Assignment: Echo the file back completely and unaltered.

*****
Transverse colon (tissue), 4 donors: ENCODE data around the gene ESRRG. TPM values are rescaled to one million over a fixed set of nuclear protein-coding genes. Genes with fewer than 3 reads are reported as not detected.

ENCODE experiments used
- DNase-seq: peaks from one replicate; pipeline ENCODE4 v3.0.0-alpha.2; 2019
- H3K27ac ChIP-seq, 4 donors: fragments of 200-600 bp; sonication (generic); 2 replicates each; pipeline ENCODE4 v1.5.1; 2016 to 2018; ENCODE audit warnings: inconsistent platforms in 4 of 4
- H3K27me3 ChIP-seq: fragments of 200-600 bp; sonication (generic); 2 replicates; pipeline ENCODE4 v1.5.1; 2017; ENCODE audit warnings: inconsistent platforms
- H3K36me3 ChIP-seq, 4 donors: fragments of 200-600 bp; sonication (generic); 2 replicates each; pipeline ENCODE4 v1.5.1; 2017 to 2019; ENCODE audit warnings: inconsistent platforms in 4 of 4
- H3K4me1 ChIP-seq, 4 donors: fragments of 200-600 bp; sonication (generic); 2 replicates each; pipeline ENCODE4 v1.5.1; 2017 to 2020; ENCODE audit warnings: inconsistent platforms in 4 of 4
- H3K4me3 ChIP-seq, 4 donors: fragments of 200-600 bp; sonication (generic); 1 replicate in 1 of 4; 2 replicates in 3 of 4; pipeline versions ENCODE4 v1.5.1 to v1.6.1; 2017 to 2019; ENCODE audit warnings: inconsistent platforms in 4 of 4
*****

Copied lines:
Transverse colon (tissue), 4 donors: ENCODE data around the gene ESRRG. TPM values are rescaled to one million over a fixed set of nuclear protein-coding genes. Genes with fewer than 3 reads are reported as not detected.

ENCODE experiments used
- DNase-seq: peaks from one replicate; pipeline ENCODE4 v3.0.0-alpha.2; 2019
- H3K27ac ChIP-seq, 4 donors: fragments of 200-600 bp; sonication (generic); 2 replicates each; pipeline ENCODE4 v1.5.1; 2016 to 2018; ENCODE audit warnings: inconsistent platforms in 4 of 4
- H3K27me3 ChIP-seq: fragments of 200-600 bp; sonication (generic); 2 replicates; pipeline ENCODE4 v1.5.1; 2017; ENCODE audit warnings: inconsistent platforms
- H3K36me3 ChIP-seq, 4 donors: fragments of 200-600 bp; sonication (generic); 2 replicates each; pipeline ENCODE4 v1.5.1; 2017 to 2019; ENCODE audit warnings: inconsistent platforms in 4 of 4
- H3K4me1 ChIP-seq, 4 donors: fragments of 200-600 bp; sonication (generic); 2 replicates each; pipeline ENCODE4 v1.5.1; 2017 to 2020; ENCODE audit warnings: inconsistent platforms in 4 of 4
- H3K4me3 ChIP-seq, 4 donors: fragments of 200-600 bp; sonication (generic); 1 replicate in 1 of 4; 2 replicates in 3 of 4; pipeline versions ENCODE4 v1.5.1 to v1.6.1; 2017 to 2019; ENCODE audit warnings: inconsistent platforms in 4 of 4